Image of Iron Black Faceted Meshiwan Bowl

Iron Black Faceted Meshiwan Bowl


Beautiful tableware from the famous Japanese pottery town of Mashiko. Mashiko was once home to Shōji Hamada, celebrated ceramicist and founding member of the Mingei (folk craft) Movement, who through Bernard Leach shaped modern-day studio pottery in Japan and the UK.

This piece was handcrafted by Junichi Mashiko, a highly regarded contemporary ceramicist who today works in this respected pottery enclave. It’s true to Mashiko’s Mingei origins: warm, solid, deceptively modest in design and intended for everyday life.

In Junichi’s distinctive style, the shape is reminiscent of European antiques and suited to all types of cuisine.

After throwing on the wheel, he uses the technique of chamfering, scraping away the surface of the clay to create facets, and when semi-dry applies a powdered iron black glaze.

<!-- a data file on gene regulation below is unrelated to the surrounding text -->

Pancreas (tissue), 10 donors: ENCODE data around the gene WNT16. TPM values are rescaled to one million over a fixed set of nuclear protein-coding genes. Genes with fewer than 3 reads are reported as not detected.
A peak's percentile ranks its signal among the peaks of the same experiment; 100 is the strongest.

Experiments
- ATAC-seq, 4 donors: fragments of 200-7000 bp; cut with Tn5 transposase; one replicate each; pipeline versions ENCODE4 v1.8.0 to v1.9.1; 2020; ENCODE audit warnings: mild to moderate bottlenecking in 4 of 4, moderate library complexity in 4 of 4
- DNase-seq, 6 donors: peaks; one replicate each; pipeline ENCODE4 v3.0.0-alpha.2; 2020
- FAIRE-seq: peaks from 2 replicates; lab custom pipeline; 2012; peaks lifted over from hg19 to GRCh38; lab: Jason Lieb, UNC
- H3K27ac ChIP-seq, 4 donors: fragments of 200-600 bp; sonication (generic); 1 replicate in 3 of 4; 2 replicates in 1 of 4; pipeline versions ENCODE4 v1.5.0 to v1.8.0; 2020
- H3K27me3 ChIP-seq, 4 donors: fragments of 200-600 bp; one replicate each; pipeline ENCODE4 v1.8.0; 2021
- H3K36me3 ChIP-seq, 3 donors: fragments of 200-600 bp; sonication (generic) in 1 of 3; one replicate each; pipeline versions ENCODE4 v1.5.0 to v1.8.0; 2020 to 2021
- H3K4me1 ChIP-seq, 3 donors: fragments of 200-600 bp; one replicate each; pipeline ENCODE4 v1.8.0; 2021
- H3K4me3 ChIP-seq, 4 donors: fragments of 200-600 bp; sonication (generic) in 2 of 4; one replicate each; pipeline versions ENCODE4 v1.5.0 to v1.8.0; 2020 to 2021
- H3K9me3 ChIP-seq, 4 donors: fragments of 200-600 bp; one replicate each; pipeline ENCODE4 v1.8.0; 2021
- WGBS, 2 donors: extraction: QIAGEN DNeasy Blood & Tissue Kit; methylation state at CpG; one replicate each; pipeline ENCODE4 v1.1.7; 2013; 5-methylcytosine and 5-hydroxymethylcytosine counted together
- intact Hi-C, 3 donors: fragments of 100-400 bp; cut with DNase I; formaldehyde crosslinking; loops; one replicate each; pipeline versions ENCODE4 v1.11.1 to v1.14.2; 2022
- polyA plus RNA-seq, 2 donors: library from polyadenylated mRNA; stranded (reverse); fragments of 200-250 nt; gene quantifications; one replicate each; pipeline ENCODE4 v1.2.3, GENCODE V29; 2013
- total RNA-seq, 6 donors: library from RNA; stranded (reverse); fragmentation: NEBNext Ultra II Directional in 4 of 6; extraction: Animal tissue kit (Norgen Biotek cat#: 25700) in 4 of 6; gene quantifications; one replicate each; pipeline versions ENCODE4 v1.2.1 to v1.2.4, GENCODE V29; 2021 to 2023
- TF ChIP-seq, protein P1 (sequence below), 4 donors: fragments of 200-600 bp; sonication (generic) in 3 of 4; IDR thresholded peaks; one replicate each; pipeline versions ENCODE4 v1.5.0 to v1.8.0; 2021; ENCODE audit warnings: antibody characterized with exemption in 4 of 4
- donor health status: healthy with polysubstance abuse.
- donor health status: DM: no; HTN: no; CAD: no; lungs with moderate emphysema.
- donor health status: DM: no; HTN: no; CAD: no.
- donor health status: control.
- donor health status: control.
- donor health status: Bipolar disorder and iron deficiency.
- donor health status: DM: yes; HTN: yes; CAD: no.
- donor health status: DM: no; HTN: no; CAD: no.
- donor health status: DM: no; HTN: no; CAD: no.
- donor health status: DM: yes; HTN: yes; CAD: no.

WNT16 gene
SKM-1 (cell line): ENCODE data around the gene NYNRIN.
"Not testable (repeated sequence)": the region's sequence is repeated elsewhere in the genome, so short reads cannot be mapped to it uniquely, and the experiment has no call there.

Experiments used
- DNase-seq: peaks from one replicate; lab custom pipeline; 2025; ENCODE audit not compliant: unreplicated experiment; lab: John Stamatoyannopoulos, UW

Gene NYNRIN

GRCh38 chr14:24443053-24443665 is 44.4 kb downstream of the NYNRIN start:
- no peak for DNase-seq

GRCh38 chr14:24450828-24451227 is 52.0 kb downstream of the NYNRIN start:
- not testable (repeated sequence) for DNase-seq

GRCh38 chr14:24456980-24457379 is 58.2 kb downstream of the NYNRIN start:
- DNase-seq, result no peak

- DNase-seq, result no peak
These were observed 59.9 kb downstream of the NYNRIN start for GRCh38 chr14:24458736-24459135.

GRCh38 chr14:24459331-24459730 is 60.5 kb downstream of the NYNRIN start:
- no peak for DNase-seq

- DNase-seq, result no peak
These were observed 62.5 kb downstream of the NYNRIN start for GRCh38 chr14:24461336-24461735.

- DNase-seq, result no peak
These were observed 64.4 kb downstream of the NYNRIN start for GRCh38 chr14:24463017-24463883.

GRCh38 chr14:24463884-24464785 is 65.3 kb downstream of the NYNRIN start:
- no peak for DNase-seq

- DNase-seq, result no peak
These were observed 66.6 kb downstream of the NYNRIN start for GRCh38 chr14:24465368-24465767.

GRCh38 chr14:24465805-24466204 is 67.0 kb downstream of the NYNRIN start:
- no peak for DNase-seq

The result is a piece which glows black, a metallic-like brilliance with the appearance of rust or burnished copper dripping from the rim. It’s incredibly tactile, with a slight roughness to the touch. Very much an expression of the earth.

A ‘meshiwan’ bowl is typically used for rice and fits in the hand, but it would also work well for serving side dishes and desserts.

It’s rare to find such a fine example of Mashiko pottery outside of Japan, drawing upon its long and distinguished history.

Measures approx. 11cm across.

For longevity we recommend washing by hand and drying after use. Please do not use in the microwave or dishwasher.

Japanese pottery such as this usually has tiny crevices on the surface, which absorb liquid. It’s part of the aesthetic and it’s usual to enjoy the piece changing as it ages, wabi-sabi of sorts. But if you prefer, use the 'medome' technique- presoaking in hot rice water before the first use- to prevent colour changes.

As each piece is individually handmade there may be tiny variations from the image shown.

Gift wrapped in tissue paper

Related Products